Programs for all Mainers
The Maine Humanities Council helps people of all ages and educational levels deepen their understanding of themselves, their communities, and the world. Through programs that convene conversations around books, and grants that reward local innovation, the Council works to make Maine a more thoughtful, literate, and humane place in which to live.
The Council’s programs are conducted under the umbrella of the Harriet P. Henry Center For the Book, through which the Council serves as Maine's affiliate of the Library of Congress Center for the Book.
Let’s Talk About It, a free, facilitated book discussion program for adults, has been hosted by local libraries all over the state. This program is undertaken in conjunction with the Maine State Library, with the support of the Maine Community Foundation.
Local and Legendary: Maine in the Civil War Maine Historical Society (MHS) and Maine Humanities Council (MHC) are partnering for this grant program, which will engage Maine communities in their Civil War history. It will bring together collaborative project teams comprised of libraries, historical organizations, and educational institutions to explore local Civil War history in multidisciplinary ways and investigate questions of that era's motivations, loyalty, identity, and politics at the community level.
One Day Programs: Maine Humanities Council annually produces several one day enrichment programs on a variety of topics. Open to the general public, teachers and students, participants learn about a diverse range of subjects. Programs encourage dialogue and conversation, always aiming to broaden perspectives and understanding.
The Portland Community Seminars engage dedicated readers in scholar-led book discussion programs. The Community Seminars are one of the oldest civic discussion programs in the country.
What It Means To Be a Mainer: Conversations Within Communities
Winter Weekends explore a great work of literature from a number of perspectives over the course of a weekend. Selections have included Mary Shelley's Frankenstein, Seamus Heaney's translation of Beowulf, Moby Dick, Tolstoy's Anna Karenina, Cervantes' Don Quixote and, Tolstoy’s War and Peace. We also offer occasional programs on music and other topics.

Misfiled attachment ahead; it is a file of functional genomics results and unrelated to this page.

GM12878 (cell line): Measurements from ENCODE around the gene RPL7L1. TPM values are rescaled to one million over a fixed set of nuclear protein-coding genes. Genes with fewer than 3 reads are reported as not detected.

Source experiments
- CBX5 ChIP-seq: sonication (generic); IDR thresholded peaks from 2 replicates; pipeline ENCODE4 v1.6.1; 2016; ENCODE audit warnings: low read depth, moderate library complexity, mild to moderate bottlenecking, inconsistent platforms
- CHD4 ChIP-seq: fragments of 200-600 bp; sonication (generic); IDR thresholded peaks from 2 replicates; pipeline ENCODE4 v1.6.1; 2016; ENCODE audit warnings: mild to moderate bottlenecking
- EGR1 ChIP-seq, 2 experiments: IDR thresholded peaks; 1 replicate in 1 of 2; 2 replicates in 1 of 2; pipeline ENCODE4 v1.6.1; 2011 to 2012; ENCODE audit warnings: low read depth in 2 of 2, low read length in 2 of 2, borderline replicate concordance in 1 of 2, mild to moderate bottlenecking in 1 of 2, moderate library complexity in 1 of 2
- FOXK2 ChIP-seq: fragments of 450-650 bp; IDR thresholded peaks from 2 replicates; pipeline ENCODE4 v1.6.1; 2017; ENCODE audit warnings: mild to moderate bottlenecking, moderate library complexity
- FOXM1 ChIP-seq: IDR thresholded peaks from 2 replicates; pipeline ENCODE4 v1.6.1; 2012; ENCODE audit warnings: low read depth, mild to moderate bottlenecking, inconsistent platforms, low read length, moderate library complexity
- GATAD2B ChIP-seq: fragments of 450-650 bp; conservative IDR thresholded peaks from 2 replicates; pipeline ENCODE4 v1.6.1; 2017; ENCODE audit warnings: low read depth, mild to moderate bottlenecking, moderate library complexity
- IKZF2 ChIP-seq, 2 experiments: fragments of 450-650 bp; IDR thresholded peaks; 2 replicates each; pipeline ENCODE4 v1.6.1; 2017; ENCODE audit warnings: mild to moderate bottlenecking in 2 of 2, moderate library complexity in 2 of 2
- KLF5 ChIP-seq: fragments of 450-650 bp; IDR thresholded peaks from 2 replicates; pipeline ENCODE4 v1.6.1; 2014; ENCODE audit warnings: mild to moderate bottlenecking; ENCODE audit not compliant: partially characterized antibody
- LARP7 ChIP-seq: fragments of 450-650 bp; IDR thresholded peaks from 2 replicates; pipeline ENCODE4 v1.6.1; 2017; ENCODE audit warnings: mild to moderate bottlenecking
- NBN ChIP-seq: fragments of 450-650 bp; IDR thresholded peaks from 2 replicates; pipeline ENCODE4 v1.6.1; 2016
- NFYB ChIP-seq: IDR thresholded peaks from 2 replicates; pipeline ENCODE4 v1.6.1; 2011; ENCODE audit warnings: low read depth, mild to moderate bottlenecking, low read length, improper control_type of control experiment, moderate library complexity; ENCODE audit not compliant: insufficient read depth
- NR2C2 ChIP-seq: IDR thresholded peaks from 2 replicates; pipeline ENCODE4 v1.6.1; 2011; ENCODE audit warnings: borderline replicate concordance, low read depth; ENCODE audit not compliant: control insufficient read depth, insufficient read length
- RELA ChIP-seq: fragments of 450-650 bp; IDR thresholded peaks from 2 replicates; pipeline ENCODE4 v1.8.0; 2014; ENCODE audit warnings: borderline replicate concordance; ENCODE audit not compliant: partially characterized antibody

Specialized Adult Audiences
Let’s Talk About It is also offered in prisons.
Literature & Medicine: Humanities at the Heart of Healthcare® brings doctors, nurses, hospital trustees, and support staff together monthly for facilitated discussions of literature that illuminates issues central to caring for people. This program has taken place in the majority of hospitals in Maine as well as other healthcare facilities. Thanks to support from the National Endowment for the Humanities, the Council has expanded this program to other states.
New Books, New Readers is a free, facilitated book discussion program for adults who are learning to read or who are infrequent readers. Participants are given copies of the books, the first many of them have ever owned. New Books, New Readers serves approximately 500 Mainers each year in towns and prisons throughout the state.
Stories for Life offers probationers and probation officers the opportunity to meet with a scholar to discuss readings (such as short stories by Raymond Carver, Annie Proulx, and Ernest Hemingway) and reflect on the lives and choices of the characters. Stories for Life is offered in cooperation with the Department of Corrections.
Children and Youth
History Camps, one-week seminars for high school students who enjoy history, are offered in the summer. Each camp revolves around a theme related to a Maine person, historical site, or event, and may be offered in collaboration with other organizations.
Letters About Literature is a national student essay contest for students in grades 4–12 through the Center for the Book. The Maine Humanities Council/Harriet P. Henry Center for the Book is the Maine sponsor.
Other teacher programs use a variety of formats and a wide range of content to give K-12 educators a way to refresh and enrich their professional lives through new scholarship and collegial exchange.
By visiting these archived web pages, you can learn about some of the past programs and activities of the Maine Humanities Council. This is a great way to "attend" a conference or "view" an exhibit that you missed!